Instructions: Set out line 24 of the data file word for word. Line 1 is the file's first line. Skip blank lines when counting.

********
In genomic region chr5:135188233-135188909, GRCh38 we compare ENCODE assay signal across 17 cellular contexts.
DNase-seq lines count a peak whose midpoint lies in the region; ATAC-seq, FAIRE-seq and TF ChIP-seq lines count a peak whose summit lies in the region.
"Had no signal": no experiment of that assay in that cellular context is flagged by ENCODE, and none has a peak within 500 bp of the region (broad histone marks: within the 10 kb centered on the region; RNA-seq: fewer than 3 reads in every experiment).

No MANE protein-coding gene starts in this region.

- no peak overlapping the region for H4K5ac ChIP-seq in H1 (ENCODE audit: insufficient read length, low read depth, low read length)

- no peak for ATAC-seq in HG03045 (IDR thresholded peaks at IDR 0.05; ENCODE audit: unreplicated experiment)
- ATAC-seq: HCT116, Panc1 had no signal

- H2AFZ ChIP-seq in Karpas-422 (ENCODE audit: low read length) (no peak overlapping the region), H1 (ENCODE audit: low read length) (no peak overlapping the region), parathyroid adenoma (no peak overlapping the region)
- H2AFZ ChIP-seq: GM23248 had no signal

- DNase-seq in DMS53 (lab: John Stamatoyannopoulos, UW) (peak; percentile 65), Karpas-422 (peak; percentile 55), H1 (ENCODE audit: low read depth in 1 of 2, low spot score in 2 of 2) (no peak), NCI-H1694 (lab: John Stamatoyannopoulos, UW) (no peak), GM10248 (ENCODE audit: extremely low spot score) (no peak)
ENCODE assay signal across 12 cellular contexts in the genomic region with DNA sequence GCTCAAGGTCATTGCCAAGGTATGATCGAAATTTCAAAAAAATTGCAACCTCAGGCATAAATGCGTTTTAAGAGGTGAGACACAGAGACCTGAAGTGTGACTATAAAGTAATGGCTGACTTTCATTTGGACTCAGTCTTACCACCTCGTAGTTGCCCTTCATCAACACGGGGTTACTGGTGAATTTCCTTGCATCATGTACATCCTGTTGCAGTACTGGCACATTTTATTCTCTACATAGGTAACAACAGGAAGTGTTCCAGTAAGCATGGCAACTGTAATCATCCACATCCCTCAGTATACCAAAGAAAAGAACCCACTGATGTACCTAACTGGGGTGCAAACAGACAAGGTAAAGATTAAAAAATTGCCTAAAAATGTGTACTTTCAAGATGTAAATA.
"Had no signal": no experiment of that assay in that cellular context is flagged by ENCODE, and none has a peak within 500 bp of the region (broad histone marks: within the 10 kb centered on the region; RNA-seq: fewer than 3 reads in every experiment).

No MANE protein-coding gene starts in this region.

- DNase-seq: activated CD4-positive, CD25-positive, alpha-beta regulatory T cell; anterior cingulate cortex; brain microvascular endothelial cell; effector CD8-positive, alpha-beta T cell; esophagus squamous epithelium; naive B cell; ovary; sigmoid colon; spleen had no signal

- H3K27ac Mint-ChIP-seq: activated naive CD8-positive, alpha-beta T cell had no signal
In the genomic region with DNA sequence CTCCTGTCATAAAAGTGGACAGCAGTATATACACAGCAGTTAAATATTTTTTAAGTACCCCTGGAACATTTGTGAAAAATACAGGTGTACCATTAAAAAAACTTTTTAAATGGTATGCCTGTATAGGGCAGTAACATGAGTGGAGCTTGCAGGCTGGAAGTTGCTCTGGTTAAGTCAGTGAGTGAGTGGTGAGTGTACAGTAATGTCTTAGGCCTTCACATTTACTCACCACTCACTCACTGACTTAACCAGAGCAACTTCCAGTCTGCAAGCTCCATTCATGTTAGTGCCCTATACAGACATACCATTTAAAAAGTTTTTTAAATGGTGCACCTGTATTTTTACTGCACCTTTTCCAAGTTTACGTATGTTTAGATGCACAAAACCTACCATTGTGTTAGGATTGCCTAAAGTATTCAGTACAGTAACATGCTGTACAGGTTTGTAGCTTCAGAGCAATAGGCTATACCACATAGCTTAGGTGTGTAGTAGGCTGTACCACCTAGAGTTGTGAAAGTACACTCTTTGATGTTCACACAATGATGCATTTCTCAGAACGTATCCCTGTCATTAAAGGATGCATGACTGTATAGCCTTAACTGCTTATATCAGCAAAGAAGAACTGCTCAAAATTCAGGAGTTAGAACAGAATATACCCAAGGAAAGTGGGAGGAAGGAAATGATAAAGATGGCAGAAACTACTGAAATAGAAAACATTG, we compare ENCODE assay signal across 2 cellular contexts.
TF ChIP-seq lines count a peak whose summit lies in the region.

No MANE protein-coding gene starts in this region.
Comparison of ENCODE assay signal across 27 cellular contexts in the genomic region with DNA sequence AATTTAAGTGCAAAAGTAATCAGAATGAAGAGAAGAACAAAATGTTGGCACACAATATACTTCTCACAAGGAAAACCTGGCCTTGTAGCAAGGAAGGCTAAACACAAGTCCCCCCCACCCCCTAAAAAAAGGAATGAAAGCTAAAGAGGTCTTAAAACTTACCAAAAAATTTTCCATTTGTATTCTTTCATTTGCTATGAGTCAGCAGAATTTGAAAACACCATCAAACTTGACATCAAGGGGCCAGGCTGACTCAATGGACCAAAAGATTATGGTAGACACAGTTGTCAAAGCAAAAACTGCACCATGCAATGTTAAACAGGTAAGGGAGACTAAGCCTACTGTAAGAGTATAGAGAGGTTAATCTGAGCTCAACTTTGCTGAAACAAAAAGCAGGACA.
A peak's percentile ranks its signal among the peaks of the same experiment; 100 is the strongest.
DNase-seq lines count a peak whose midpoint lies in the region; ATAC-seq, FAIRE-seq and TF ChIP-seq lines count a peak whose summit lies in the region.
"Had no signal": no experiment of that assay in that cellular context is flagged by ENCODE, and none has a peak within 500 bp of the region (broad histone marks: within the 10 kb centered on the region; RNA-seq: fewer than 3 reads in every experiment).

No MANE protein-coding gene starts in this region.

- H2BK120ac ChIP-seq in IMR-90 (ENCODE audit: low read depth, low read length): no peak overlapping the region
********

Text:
- H2BK120ac ChIP-seq in IMR-90 (ENCODE audit: low read depth, low read length): no peak overlapping the region